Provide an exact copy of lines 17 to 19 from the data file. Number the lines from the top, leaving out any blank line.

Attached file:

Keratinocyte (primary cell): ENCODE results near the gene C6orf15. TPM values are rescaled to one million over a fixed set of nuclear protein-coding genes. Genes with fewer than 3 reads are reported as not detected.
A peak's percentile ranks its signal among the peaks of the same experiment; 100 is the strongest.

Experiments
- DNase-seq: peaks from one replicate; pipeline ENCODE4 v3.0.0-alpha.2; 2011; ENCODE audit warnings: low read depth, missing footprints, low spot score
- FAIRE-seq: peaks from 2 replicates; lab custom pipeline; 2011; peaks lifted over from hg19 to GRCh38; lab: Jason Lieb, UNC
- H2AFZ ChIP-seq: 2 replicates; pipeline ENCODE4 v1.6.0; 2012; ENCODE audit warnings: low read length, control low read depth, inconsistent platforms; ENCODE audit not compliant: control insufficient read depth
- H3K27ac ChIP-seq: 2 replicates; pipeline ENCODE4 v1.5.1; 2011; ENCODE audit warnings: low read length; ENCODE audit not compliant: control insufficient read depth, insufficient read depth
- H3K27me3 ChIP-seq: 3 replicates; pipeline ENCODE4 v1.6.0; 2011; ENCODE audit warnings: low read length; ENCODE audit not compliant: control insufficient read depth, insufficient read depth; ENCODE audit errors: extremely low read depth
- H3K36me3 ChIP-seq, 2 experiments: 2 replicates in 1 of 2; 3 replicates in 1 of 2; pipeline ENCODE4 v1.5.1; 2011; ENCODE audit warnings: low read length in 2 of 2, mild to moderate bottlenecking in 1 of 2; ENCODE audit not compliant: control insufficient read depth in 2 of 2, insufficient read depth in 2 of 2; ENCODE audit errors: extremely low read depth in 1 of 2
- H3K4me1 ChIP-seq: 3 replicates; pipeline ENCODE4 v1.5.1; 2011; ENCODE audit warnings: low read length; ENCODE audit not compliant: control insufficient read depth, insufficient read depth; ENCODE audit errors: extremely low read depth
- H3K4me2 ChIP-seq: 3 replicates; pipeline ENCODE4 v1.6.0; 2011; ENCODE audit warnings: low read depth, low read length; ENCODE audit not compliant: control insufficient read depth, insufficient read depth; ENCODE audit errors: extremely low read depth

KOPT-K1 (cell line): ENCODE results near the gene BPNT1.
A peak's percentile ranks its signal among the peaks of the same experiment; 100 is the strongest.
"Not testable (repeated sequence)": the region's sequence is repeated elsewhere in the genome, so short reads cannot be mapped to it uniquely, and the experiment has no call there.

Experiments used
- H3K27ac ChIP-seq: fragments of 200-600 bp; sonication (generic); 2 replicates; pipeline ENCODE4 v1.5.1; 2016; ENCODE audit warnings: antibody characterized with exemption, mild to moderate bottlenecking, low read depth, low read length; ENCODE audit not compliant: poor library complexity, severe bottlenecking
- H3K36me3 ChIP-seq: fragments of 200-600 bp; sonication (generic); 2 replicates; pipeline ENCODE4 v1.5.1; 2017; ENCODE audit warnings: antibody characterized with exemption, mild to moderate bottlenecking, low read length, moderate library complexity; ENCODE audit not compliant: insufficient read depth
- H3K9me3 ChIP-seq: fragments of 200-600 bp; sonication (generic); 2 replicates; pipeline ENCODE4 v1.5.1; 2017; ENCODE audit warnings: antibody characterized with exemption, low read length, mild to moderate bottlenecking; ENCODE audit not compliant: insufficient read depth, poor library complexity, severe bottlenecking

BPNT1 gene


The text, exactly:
- H3K36me3 ChIP-seq: fragments of 200-600 bp; sonication (generic); 2 replicates; pipeline ENCODE4 v1.5.1; 2017; ENCODE audit warnings: antibody characterized with exemption, mild to moderate bottlenecking, low read length, moderate library complexity; ENCODE audit not compliant: insufficient read depth
- H3K9me3 ChIP-seq: fragments of 200-600 bp; sonication (generic); 2 replicates; pipeline ENCODE4 v1.5.1; 2017; ENCODE audit warnings: antibody characterized with exemption, low read length, mild to moderate bottlenecking; ENCODE audit not compliant: insufficient read depth, poor library complexity, severe bottlenecking

BPNT1 gene